WHAT YOU DIDN'T SEE IN MY REPORT
I did a story Monday on Blackboard.com, a software company that helps schools and universities manage everything online from posting class work to faculty training. The stock is up 50% year to date, and it is an amazing under the radar company. CNBC producer Jeff Daniels researched the company and then sent a producer to interview the CEO and customers at a company event. Here's what you did not see on air.
The PR person was out sick, so the head of marketing services was put in charge (along with an outside PR rep) to help our crew connect with the right people. But then our producer (a freelancer) was told she could not ask certain questions. Here's the email she sent us after the shoot:
"Blackboard nixed all of the questions that had to do with how much money the universities spend and had me replace the question about whether or not there might be some Blackboard features that they would like to see changed to, "what Blackboard features excite you most?" Apparently, there is a new edition of Blackboard coming out soon that has already addressed the issues that their clients have and Blackboard felt that it would be a little 'outdated' to ask that question."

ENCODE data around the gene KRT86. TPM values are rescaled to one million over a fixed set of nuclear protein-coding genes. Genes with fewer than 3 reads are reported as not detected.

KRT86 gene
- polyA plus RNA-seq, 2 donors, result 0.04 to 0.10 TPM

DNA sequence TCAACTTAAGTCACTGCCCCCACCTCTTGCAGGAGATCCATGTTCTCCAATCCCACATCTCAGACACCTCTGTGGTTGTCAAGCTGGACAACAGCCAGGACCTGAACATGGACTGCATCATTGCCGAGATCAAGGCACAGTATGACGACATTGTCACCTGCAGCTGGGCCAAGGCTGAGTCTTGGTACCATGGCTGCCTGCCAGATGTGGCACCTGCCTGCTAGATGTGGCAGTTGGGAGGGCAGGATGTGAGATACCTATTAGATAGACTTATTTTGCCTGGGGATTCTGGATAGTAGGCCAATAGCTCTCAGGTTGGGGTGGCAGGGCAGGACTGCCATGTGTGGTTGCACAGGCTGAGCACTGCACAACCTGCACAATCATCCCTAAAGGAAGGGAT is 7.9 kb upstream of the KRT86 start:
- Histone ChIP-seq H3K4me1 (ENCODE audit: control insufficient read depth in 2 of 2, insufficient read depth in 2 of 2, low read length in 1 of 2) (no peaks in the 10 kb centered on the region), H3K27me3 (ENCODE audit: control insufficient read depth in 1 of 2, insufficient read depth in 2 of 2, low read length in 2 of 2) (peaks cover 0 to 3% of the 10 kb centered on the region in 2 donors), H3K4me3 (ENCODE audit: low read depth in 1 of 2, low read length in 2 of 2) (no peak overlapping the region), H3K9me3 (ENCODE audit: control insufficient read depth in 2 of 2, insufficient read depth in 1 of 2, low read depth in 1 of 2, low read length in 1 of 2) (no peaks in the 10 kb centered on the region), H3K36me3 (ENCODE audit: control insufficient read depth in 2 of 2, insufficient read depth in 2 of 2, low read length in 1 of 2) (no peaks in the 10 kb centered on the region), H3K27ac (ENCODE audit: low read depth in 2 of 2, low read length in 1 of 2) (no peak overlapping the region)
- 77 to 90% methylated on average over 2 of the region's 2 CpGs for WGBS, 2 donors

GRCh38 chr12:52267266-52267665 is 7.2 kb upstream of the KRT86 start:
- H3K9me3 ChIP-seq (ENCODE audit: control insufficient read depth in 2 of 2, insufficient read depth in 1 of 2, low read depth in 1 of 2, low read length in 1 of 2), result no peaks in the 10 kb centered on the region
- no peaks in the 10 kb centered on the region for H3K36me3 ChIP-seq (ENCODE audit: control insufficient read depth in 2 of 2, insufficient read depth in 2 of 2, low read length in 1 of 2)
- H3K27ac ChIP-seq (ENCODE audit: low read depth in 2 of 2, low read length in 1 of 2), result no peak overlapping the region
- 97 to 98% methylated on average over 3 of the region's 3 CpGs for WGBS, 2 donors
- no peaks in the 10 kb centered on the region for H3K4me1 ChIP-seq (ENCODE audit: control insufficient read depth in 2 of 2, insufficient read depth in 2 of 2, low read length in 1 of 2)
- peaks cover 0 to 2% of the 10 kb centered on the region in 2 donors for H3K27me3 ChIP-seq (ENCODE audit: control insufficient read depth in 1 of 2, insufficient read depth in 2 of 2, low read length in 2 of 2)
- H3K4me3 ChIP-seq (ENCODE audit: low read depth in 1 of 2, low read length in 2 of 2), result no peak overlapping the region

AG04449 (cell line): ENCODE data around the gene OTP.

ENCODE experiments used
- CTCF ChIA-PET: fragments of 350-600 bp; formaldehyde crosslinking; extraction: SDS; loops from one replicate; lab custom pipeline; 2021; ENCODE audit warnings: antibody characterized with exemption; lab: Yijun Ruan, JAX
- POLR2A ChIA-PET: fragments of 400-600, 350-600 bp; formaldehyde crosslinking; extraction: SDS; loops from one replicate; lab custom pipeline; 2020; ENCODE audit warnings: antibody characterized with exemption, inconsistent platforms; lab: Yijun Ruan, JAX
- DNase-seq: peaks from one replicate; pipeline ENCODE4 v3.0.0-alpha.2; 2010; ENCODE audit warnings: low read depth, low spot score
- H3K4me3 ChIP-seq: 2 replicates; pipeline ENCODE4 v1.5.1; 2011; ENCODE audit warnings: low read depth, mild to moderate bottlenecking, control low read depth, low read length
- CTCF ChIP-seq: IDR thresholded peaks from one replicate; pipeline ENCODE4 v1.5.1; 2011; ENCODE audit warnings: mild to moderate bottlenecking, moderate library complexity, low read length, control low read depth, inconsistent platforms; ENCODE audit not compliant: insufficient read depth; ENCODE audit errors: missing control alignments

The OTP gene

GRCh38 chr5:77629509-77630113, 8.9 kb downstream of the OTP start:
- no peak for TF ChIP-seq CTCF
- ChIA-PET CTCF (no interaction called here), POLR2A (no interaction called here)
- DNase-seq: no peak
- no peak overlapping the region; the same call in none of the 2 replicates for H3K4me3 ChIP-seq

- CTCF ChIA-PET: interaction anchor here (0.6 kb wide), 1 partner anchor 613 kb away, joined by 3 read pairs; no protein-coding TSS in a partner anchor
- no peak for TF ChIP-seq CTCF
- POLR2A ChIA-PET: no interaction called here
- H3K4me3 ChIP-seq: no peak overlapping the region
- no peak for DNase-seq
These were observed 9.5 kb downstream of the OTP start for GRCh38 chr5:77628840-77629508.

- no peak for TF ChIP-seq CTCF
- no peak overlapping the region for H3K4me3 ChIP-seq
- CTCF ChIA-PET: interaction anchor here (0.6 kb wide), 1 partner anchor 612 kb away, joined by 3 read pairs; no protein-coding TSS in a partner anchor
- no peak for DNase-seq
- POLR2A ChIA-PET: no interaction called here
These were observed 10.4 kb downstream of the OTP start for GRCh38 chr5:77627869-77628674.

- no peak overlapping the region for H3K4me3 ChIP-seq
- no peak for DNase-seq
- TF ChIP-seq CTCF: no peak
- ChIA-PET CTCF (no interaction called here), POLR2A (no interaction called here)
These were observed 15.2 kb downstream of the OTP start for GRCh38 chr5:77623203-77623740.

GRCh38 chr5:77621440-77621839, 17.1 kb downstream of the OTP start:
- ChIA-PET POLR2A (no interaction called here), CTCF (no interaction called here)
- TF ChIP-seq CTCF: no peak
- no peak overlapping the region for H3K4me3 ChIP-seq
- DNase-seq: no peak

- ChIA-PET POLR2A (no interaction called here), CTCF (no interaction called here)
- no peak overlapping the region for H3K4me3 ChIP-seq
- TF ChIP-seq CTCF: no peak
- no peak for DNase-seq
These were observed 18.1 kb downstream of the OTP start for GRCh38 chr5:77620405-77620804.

WHAT? She also said they wouldn't let her ask the CEO all of the questions we wanted. WHAT??? Did the marketing guy really think he could control the message? Nixing questions about money? WE'RE CNBC FOR CRYIN' OUT LOUD! You're a publicly traded company!
After we got the email, Jeff alerted the regular company PR woman aware of the situation, and she apologized profusely. Again, she was sick that day. She was even sicker after we told her what happened. By the way, just below is the video report I did on Blackboard.com.